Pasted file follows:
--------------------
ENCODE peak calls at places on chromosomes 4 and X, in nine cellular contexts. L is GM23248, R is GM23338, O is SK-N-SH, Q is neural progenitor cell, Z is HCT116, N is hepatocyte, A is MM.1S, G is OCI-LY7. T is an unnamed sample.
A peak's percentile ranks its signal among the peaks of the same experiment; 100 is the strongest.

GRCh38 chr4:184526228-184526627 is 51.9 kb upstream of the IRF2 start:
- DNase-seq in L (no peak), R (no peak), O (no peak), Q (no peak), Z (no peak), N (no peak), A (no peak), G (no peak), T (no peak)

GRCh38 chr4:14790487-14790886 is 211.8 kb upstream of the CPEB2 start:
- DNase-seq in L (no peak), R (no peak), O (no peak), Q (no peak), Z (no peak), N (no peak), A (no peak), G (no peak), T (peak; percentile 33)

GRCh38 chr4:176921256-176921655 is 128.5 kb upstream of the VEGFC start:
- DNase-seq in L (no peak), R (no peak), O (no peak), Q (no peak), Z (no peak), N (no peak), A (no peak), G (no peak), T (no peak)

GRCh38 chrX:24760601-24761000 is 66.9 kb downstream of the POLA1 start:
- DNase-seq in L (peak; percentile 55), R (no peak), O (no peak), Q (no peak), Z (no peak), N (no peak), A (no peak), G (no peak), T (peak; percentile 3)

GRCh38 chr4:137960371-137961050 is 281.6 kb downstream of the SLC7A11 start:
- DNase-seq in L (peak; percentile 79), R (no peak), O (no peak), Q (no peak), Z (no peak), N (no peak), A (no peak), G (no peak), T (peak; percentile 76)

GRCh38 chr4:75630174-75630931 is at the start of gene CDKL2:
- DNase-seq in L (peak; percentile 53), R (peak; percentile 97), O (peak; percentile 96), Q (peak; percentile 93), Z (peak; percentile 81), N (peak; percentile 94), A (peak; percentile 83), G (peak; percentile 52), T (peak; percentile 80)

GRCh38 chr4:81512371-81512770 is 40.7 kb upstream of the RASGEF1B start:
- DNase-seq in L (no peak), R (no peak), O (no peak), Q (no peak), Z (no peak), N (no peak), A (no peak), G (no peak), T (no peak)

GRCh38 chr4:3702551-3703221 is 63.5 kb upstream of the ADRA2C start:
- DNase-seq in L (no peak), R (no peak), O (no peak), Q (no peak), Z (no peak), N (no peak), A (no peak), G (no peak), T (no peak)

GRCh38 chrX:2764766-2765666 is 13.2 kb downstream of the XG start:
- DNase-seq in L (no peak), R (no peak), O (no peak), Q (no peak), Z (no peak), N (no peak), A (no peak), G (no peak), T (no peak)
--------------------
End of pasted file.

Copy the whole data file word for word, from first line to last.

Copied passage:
ENCODE peak calls at places on chromosomes 4 and X, in nine cellular contexts. L is GM23248, R is GM23338, O is SK-N-SH, Q is neural progenitor cell, Z is HCT116, N is hepatocyte, A is MM.1S, G is OCI-LY7. T is an unnamed sample.
A peak's percentile ranks its signal among the peaks of the same experiment; 100 is the strongest.

GRCh38 chr4:184526228-184526627 is 51.9 kb upstream of the IRF2 start:
- DNase-seq in L (no peak), R (no peak), O (no peak), Q (no peak), Z (no peak), N (no peak), A (no peak), G (no peak), T (no peak)

GRCh38 chr4:14790487-14790886 is 211.8 kb upstream of the CPEB2 start:
- DNase-seq in L (no peak), R (no peak), O (no peak), Q (no peak), Z (no peak), N (no peak), A (no peak), G (no peak), T (peak; percentile 33)

GRCh38 chr4:176921256-176921655 is 128.5 kb upstream of the VEGFC start:
- DNase-seq in L (no peak), R (no peak), O (no peak), Q (no peak), Z (no peak), N (no peak), A (no peak), G (no peak), T (no peak)

GRCh38 chrX:24760601-24761000 is 66.9 kb downstream of the POLA1 start:
- DNase-seq in L (peak; percentile 55), R (no peak), O (no peak), Q (no peak), Z (no peak), N (no peak), A (no peak), G (no peak), T (peak; percentile 3)

GRCh38 chr4:137960371-137961050 is 281.6 kb downstream of the SLC7A11 start:
- DNase-seq in L (peak; percentile 79), R (no peak), O (no peak), Q (no peak), Z (no peak), N (no peak), A (no peak), G (no peak), T (peak; percentile 76)

GRCh38 chr4:75630174-75630931 is at the start of gene CDKL2:
- DNase-seq in L (peak; percentile 53), R (peak; percentile 97), O (peak; percentile 96), Q (peak; percentile 93), Z (peak; percentile 81), N (peak; percentile 94), A (peak; percentile 83), G (peak; percentile 52), T (peak; percentile 80)

GRCh38 chr4:81512371-81512770 is 40.7 kb upstream of the RASGEF1B start:
- DNase-seq in L (no peak), R (no peak), O (no peak), Q (no peak), Z (no peak), N (no peak), A (no peak), G (no peak), T (no peak)

GRCh38 chr4:3702551-3703221 is 63.5 kb upstream of the ADRA2C start:
- DNase-seq in L (no peak), R (no peak), O (no peak), Q (no peak), Z (no peak), N (no peak), A (no peak), G (no peak), T (no peak)

GRCh38 chrX:2764766-2765666 is 13.2 kb downstream of the XG start:
- DNase-seq in L (no peak), R (no peak), O (no peak), Q (no peak), Z (no peak), N (no peak), A (no peak), G (no peak), T (no peak)